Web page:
New urban farm opens in Boston's Hyde Park neighborhood
Boston mayor Michael J. Walsh (center) at We Grow Microgreens' opening
Photo courtesy of the city of Boston

New urban farm opens in Boston's Hyde Park neighborhood

We Grow Microgreens utilized a $134,700 grant from the city’s Community Preservation Act to improve the site of the farm.

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November 6, 2019

On October 30, Boston mayor Martin J. Walsh morning joined the owners of We Grow Microgreens, elected officials and community members to celebrate Hyde Park's newest small business, which will bring healthy greens to grocery stores, restaurants and farmers markets across the City. The urban farm was made possible thanks to land made available by Boston's Department of Neighborhood Development and Community Preservation funds. 

"I am proud of the City of Boston's commitment to the revitalization of this vacant land, creating a new farm and a new gathering space that all of Hyde Park can enjoy," said Walsh, per a press release. "I want to thank the owners of We Grow Microgreens for investing in Readville and their community. The involvement of many partners brought a new business, a new community resource, and a new farm and new life to this empty space."

Along with an acre of land, Boston's Department of Neighborhood Development (DND) also provided technical assistance to support the revitalization of the property with the greenhouse, hoop houses, and improved public access. The City included a permanent agricultural restriction on the deed to prevent the possibility of future development as anything other than an urban farm. Through its Grassroots program, DND assists those working in their community to increase local food growing opportunities and neighborhood open space.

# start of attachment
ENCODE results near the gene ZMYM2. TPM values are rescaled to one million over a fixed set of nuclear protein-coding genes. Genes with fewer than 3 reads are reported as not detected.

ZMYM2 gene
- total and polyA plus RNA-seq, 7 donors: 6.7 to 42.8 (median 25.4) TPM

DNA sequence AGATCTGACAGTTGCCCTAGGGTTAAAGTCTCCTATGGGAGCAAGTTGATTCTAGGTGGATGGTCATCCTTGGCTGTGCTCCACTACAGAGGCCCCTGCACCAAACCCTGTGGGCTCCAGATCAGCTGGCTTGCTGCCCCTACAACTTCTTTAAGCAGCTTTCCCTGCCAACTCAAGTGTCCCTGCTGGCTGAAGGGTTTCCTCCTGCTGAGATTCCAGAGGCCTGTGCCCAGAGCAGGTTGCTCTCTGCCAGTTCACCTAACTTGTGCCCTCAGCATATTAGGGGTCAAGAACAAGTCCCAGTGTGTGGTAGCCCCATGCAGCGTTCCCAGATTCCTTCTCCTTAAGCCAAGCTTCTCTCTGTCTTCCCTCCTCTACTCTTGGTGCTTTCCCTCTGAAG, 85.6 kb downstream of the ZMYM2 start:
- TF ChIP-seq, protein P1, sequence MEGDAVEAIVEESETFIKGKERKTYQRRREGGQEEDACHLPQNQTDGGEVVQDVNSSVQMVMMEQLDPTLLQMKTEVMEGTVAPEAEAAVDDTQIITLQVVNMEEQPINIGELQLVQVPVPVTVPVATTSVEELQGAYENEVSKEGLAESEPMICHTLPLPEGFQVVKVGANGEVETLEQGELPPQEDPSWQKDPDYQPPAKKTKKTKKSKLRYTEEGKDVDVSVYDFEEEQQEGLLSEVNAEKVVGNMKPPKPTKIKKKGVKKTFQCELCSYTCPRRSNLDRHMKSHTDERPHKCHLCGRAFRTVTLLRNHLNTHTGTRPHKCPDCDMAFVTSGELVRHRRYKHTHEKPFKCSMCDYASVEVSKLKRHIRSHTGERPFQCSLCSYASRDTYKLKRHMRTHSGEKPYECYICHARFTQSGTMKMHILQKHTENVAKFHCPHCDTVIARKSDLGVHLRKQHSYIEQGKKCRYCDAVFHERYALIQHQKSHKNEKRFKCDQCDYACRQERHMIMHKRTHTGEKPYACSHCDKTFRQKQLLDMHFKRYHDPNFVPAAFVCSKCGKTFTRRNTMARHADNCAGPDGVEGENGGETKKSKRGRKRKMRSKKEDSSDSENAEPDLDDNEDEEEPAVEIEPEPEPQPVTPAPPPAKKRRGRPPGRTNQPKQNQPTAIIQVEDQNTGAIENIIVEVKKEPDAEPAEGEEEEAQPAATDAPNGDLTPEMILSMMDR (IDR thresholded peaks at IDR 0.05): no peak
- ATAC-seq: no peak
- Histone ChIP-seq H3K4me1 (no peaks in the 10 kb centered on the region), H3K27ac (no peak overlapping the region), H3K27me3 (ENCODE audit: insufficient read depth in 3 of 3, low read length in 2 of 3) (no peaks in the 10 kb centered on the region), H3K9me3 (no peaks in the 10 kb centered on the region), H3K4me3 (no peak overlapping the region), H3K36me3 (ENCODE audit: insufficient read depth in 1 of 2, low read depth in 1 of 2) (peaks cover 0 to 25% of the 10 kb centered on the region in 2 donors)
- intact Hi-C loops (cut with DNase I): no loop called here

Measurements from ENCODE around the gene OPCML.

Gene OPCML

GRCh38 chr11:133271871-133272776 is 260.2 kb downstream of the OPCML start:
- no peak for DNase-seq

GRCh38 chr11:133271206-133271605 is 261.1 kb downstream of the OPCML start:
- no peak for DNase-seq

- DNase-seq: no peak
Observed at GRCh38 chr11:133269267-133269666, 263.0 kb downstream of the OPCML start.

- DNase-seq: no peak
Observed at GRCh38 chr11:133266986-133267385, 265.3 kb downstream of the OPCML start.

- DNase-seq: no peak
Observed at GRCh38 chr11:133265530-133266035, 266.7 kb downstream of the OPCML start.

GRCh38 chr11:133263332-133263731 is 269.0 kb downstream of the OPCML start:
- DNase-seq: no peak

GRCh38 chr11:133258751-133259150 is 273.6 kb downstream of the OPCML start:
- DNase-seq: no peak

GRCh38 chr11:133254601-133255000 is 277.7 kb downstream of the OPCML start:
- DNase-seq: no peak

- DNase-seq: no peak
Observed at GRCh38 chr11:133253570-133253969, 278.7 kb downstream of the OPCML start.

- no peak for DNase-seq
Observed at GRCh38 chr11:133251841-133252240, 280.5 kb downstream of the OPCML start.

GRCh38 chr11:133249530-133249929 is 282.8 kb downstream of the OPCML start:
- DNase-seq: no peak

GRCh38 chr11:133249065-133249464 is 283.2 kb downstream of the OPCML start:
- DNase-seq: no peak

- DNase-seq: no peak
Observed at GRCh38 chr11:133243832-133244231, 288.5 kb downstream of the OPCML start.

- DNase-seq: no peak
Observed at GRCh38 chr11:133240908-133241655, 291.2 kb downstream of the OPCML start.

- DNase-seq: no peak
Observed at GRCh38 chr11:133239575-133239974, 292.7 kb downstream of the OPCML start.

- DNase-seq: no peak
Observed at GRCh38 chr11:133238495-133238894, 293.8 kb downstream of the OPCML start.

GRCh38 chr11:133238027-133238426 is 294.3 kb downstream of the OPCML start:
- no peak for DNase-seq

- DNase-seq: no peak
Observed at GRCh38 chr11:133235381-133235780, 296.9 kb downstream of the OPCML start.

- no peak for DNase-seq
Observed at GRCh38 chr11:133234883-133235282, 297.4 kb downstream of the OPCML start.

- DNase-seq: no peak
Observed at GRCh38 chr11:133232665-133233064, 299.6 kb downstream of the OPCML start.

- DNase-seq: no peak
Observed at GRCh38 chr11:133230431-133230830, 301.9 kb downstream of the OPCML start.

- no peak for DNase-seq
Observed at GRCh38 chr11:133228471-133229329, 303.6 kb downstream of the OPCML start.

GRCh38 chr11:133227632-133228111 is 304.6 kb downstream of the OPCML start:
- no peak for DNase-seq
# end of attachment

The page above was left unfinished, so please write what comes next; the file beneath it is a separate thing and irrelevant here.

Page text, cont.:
"We are so grateful to forward-thinking Boston for recognizing the importance of growing food within the City limits," said Microgreens owners Lisa Evans and Tim Smith. "A farm is a significant feature for the City of Boston. We will produce the highest quality microgreens and edible flowers in order to help Boston fulfill its mission of supporting urban farming and increasing access to healthy, locally grown produce."

Last year, Boston awarded $134,700 in Community Preservation funds to We Grow Microgreens to create a public path to mitigate stormwater runoff and connect neighbors to the site. The Community Preservation Fund is capitalized primarily by a one percent property tax-based surcharge on residential and business property tax bills that began in July 2017 after voters adopted the measure in November 2016. The last round of CPA awards in February 2019 funded $34 million to projects across the city, including affordable housing developments and programs, parks and open space, and historic preservation projects consistent with statewide guidelines. 

The Massachusetts Department of Agriculture Resources (MDAR) Urban Farming Program provided $60,000 for the purchase and installation of a commercial greenhouse.